" First, someValue is calculated. Then, it's compared with each of the case values. If there's a match, the associated block of code is executed. If there is no match, the default block is executed. "
"Okay," I replied, "That seems easy enough. What does break mean?"
" break is used to indicate that the program should stop checking different case options and break, or exit, out of the switch statement. Here is your first task using a switch statement."

Write a program that reads the user's name from the console first. Then, according to the name, it performs one of three actions:

  1. If the name is "admin", the program should print "Welcome! Full access granted."
  2. If the name is "user", the program should print "Welcome! Limited access granted."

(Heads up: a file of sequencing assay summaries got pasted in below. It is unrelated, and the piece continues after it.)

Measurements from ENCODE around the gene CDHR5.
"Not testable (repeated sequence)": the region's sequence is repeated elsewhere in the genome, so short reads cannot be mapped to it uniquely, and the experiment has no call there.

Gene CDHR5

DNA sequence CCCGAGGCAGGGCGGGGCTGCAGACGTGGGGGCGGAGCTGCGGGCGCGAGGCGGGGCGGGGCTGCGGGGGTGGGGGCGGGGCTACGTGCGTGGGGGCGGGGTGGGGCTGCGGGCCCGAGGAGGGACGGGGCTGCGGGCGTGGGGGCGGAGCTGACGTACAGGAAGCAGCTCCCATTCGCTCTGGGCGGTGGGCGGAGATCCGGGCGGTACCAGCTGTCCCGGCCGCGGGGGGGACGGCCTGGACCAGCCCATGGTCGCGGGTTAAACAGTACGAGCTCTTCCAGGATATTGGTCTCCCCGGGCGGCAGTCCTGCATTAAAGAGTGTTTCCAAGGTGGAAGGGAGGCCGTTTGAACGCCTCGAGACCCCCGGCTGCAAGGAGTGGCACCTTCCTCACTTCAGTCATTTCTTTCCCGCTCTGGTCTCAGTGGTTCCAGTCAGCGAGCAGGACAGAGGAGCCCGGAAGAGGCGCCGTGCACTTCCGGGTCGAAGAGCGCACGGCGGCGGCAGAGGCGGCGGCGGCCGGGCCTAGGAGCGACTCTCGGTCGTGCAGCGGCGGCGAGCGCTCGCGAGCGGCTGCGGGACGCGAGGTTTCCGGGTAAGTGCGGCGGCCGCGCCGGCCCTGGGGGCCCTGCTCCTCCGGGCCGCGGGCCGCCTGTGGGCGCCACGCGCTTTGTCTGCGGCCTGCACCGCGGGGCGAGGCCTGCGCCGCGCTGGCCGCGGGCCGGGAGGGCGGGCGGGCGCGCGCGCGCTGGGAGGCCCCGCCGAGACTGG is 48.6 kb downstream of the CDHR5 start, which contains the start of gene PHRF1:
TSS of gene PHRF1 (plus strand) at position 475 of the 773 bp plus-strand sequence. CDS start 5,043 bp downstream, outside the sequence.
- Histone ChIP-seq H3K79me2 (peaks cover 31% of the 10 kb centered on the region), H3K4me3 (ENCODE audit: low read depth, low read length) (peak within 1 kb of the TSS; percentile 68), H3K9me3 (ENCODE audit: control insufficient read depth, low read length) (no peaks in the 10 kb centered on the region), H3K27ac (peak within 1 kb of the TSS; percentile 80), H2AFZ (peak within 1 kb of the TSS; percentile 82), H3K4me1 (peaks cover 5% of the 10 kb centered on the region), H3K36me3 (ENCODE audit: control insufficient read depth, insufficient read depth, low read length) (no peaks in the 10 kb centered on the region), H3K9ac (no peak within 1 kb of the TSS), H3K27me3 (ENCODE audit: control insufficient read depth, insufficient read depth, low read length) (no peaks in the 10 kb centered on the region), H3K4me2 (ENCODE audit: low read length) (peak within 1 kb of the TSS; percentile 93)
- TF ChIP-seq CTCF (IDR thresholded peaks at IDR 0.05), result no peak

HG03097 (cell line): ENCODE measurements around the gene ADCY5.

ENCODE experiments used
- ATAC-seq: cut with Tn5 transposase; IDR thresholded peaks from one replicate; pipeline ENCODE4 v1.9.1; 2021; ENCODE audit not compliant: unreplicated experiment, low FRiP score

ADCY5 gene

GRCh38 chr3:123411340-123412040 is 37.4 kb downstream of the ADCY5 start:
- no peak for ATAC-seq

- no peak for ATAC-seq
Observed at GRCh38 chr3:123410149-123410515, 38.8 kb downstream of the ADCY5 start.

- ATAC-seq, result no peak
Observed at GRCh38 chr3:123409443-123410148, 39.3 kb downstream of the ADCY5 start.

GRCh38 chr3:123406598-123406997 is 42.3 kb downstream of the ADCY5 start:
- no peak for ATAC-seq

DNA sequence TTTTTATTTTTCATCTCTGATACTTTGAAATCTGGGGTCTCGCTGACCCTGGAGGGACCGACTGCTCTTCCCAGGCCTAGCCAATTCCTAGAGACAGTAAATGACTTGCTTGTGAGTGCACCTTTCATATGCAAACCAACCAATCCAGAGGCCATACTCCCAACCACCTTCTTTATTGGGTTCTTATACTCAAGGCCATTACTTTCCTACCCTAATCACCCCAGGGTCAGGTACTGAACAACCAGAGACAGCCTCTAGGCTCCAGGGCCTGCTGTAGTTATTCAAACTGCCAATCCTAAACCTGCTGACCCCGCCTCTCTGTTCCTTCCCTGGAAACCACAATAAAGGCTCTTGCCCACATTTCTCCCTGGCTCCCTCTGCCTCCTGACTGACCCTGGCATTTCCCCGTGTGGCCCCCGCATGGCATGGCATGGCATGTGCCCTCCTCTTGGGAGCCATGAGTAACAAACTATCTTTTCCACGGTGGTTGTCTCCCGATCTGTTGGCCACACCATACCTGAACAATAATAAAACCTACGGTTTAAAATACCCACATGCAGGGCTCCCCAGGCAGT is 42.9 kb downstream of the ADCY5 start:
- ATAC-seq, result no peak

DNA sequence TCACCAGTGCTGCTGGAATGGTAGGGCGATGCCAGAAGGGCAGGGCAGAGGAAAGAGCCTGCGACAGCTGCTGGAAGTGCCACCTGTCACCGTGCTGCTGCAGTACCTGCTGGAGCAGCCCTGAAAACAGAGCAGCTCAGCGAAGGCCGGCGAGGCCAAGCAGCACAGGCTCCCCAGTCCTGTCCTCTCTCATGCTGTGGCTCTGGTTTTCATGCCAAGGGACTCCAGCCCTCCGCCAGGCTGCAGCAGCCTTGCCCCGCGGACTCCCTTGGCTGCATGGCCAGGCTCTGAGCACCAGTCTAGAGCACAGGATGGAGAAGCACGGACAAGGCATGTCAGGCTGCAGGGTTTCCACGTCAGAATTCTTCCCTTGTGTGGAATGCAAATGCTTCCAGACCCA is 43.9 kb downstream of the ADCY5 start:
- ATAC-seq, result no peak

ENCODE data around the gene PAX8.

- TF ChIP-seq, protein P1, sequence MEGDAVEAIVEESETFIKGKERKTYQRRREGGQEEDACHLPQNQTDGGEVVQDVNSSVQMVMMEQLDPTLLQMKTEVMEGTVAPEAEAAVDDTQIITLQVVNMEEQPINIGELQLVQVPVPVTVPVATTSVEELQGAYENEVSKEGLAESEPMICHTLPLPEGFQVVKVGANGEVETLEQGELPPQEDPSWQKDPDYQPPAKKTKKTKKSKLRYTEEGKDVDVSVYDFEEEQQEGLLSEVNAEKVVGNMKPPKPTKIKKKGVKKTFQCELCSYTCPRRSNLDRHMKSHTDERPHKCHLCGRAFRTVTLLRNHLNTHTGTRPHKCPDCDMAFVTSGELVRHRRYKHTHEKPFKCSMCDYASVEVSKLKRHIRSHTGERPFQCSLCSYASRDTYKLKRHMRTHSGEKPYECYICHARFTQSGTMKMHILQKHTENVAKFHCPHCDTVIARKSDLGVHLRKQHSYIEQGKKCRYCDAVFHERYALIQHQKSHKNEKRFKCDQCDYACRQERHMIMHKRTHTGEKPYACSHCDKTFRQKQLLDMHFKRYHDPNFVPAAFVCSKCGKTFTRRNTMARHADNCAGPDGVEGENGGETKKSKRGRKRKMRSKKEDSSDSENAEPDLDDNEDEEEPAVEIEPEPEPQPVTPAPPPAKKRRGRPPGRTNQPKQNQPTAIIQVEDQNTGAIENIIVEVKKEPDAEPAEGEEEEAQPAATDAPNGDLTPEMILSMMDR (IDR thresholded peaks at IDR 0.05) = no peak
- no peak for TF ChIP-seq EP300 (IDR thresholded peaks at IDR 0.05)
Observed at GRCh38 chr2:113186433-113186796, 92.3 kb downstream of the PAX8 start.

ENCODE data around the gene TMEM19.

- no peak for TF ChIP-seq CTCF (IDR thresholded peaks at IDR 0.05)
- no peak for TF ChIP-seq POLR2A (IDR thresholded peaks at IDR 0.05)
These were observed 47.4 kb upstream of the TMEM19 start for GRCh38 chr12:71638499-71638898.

3. If the name is not "user" or "admin", the program should print "Unknown user."

"Good work!" Sara said.
"Yeah, this isn't that hard, actually," I answered.

"Ok then, let's go to something a bit harder. First of all, there can be more than one line of code in every case block. Second, the type of variable that you check in a switch doesn't have to be a string ; it could be, for instance, an int . Here's a more complicated example."

int errorCode = int.Parse(Console.ReadLine());
switch (errorCode)
{
    case 0:
        Console.WriteLine("Don't worry, everything is fine.");
        break;
    case 1:
        Console.WriteLine("Unrecognised object detected!");
        TerminateObject();
        SendEmailToAdmin();
        break;
    case 2:
        Console.WriteLine("Transfunction module update needed.");
        UpdateTransfunctionModule();
        break;
    default:
        Console.WriteLine("Unknown error code.");
        break;
}

"One more useful thing to know: the default can be omitted (the same as else in the if statement) ," Sara added.

Robot

Drone movement in c sharp course

At that point, I was really exhausted. Sara looked happy because I had managed to solve all of her tasks for the switch statement, and I was happy because I could finally get some sleep.

Go go go!